• If writing holistic comments, try to refer to some examples in the work itself.
  • Try to avoid jargon unless it is necessary for the content of the assignment.
  • Less is more, so don’t write reams of feedback. Be concise and direct.
  • Write in bullet points, preferably with an action point after each.
  • Consider the level of the student. Postgrads and level 6 should have more confidence in understanding and applying criteria and thinking in a disciplinary way (although this might not always be the case) while levels 4 and 5 might need more simplified language.
  • Ensure written feedback is run through an accessibility checker. Microsoft and Mac packages come with this feature. Turnitin provides support on how to do this using Feedback Studio. 

Students don’t know how to improve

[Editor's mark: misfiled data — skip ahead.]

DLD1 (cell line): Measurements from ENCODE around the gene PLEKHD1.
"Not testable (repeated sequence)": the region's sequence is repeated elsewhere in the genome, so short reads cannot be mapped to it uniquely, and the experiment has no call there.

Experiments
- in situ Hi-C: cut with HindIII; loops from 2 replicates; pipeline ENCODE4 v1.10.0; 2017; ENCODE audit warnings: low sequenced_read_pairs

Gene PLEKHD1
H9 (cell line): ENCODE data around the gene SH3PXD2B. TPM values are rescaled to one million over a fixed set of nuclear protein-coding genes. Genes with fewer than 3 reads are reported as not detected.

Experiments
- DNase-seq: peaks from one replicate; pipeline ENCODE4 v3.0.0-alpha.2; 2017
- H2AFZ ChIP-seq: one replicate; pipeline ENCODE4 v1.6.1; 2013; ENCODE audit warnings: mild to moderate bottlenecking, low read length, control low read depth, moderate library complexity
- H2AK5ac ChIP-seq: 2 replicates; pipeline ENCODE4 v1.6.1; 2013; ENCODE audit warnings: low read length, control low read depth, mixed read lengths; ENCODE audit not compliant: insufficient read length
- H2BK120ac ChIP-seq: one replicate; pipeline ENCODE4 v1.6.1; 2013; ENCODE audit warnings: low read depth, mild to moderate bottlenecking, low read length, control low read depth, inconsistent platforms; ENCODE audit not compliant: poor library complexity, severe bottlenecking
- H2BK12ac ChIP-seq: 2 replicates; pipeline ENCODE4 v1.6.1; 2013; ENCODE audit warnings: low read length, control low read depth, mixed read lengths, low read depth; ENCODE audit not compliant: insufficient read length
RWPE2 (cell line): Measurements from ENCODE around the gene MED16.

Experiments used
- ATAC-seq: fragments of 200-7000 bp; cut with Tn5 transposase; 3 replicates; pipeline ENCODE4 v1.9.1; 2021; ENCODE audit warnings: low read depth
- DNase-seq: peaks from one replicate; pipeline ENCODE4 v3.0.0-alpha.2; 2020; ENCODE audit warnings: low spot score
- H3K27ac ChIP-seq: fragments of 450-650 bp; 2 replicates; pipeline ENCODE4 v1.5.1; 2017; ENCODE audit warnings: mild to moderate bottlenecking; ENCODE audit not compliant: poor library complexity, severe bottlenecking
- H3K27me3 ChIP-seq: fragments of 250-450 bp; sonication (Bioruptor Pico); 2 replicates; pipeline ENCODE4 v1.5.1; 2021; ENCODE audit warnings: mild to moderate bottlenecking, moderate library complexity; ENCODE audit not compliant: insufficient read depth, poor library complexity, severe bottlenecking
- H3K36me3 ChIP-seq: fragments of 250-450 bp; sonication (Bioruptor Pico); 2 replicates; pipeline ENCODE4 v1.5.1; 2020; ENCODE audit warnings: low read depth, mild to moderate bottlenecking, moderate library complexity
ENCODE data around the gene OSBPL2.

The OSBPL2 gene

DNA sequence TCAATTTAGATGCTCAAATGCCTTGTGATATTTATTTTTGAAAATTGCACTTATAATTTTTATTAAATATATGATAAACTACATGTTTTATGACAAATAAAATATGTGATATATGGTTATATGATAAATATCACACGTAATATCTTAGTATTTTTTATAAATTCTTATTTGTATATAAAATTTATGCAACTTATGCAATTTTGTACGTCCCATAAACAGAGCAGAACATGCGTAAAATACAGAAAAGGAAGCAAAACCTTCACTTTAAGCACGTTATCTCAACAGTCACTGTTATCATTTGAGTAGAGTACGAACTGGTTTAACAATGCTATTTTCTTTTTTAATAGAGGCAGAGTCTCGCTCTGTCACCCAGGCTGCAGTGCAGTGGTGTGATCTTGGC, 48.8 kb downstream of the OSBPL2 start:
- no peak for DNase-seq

• Refer to specific lectures where the information was covered so they can revise.
  • Signpost to specific resources where they can practice.
  • Encourage more engagement with formative assessment such as online quizzes– this can be used as a way to motivate students to complete any formative and diagnostic assessments if they are not currently engaging.
  • Stop-start/change-continue- this is a technique which narrows the focus of feedback but can increase engagement in a more meaningful way. You comment on several things they have done well (continue), several things they should not do (stop) and several things they should try for next time (change). SSPP have produced an example of this making use of the rubric feature in Turnitin in KEATS.

Feedback comes too late to be useful